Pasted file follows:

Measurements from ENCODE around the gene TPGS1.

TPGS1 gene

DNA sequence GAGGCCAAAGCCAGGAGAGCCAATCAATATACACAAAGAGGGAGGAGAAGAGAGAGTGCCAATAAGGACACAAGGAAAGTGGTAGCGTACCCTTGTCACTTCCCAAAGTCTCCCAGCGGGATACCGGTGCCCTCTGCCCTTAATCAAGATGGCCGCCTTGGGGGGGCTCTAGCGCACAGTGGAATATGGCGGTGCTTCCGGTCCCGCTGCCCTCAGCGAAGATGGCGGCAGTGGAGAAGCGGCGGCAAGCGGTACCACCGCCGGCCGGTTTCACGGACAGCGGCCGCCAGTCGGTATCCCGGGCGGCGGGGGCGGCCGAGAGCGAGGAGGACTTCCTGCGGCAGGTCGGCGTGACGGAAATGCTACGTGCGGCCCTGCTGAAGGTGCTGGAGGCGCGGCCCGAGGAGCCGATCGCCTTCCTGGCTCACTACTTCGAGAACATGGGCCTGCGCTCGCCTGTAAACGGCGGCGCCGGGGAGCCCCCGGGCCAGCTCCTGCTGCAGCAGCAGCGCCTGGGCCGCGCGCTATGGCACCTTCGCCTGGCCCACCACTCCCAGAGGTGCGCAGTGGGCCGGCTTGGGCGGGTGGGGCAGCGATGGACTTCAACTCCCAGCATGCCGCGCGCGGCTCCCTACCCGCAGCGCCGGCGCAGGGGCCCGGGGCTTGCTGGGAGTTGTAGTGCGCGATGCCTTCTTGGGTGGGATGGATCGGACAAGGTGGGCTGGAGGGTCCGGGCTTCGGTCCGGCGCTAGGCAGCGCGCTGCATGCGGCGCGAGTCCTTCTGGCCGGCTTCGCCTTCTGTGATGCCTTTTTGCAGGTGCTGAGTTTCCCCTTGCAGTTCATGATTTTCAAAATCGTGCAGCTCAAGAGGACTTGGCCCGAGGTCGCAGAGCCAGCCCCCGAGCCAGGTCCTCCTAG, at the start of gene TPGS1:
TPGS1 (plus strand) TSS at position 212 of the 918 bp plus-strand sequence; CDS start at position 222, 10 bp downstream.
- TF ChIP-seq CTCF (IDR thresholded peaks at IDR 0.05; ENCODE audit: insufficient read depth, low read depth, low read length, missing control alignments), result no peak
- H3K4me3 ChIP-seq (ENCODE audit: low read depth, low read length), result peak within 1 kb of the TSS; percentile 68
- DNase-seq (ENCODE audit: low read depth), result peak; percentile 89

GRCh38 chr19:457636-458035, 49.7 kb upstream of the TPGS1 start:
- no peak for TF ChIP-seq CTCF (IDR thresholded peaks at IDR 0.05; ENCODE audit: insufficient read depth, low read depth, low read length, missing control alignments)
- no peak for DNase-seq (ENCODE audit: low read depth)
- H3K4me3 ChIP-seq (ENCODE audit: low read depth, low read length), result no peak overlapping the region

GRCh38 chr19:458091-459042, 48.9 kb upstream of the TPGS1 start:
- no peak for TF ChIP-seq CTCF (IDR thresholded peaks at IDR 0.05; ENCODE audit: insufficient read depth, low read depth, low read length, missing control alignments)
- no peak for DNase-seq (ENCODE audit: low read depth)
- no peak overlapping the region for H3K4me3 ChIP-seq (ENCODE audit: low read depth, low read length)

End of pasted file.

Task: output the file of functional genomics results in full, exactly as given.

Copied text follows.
Measurements from ENCODE around the gene TPGS1.

TPGS1 gene

DNA sequence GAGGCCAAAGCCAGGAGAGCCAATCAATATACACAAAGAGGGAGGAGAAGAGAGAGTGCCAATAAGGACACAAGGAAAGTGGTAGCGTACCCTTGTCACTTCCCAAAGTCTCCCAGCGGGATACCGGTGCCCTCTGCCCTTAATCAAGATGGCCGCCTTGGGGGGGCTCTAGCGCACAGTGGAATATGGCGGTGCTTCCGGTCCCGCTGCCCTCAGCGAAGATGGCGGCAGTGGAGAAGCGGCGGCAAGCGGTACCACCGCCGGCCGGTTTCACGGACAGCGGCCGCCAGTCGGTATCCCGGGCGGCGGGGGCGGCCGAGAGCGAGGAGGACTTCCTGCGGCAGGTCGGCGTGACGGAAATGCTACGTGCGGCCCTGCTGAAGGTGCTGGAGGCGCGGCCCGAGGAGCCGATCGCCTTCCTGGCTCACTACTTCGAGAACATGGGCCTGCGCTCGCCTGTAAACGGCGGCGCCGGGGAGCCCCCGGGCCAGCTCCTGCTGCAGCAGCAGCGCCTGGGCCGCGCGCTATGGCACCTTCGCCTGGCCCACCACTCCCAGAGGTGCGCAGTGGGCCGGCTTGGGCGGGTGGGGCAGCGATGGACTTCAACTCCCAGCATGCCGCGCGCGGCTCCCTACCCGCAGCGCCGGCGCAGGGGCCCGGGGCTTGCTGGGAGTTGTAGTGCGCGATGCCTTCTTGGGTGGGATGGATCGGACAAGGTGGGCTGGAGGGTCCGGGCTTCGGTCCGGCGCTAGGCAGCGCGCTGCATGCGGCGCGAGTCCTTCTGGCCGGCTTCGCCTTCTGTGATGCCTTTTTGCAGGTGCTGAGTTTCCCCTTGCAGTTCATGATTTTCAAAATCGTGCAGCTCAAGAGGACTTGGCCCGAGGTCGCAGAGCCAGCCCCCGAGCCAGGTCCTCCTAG, at the start of gene TPGS1:
TPGS1 (plus strand) TSS at position 212 of the 918 bp plus-strand sequence; CDS start at position 222, 10 bp downstream.
- TF ChIP-seq CTCF (IDR thresholded peaks at IDR 0.05; ENCODE audit: insufficient read depth, low read depth, low read length, missing control alignments), result no peak
- H3K4me3 ChIP-seq (ENCODE audit: low read depth, low read length), result peak within 1 kb of the TSS; percentile 68
- DNase-seq (ENCODE audit: low read depth), result peak; percentile 89

GRCh38 chr19:457636-458035, 49.7 kb upstream of the TPGS1 start:
- no peak for TF ChIP-seq CTCF (IDR thresholded peaks at IDR 0.05; ENCODE audit: insufficient read depth, low read depth, low read length, missing control alignments)
- no peak for DNase-seq (ENCODE audit: low read depth)
- H3K4me3 ChIP-seq (ENCODE audit: low read depth, low read length), result no peak overlapping the region

GRCh38 chr19:458091-459042, 48.9 kb upstream of the TPGS1 start:
- no peak for TF ChIP-seq CTCF (IDR thresholded peaks at IDR 0.05; ENCODE audit: insufficient read depth, low read depth, low read length, missing control alignments)
- no peak for DNase-seq (ENCODE audit: low read depth)
- no peak overlapping the region for H3K4me3 ChIP-seq (ENCODE audit: low read depth, low read length)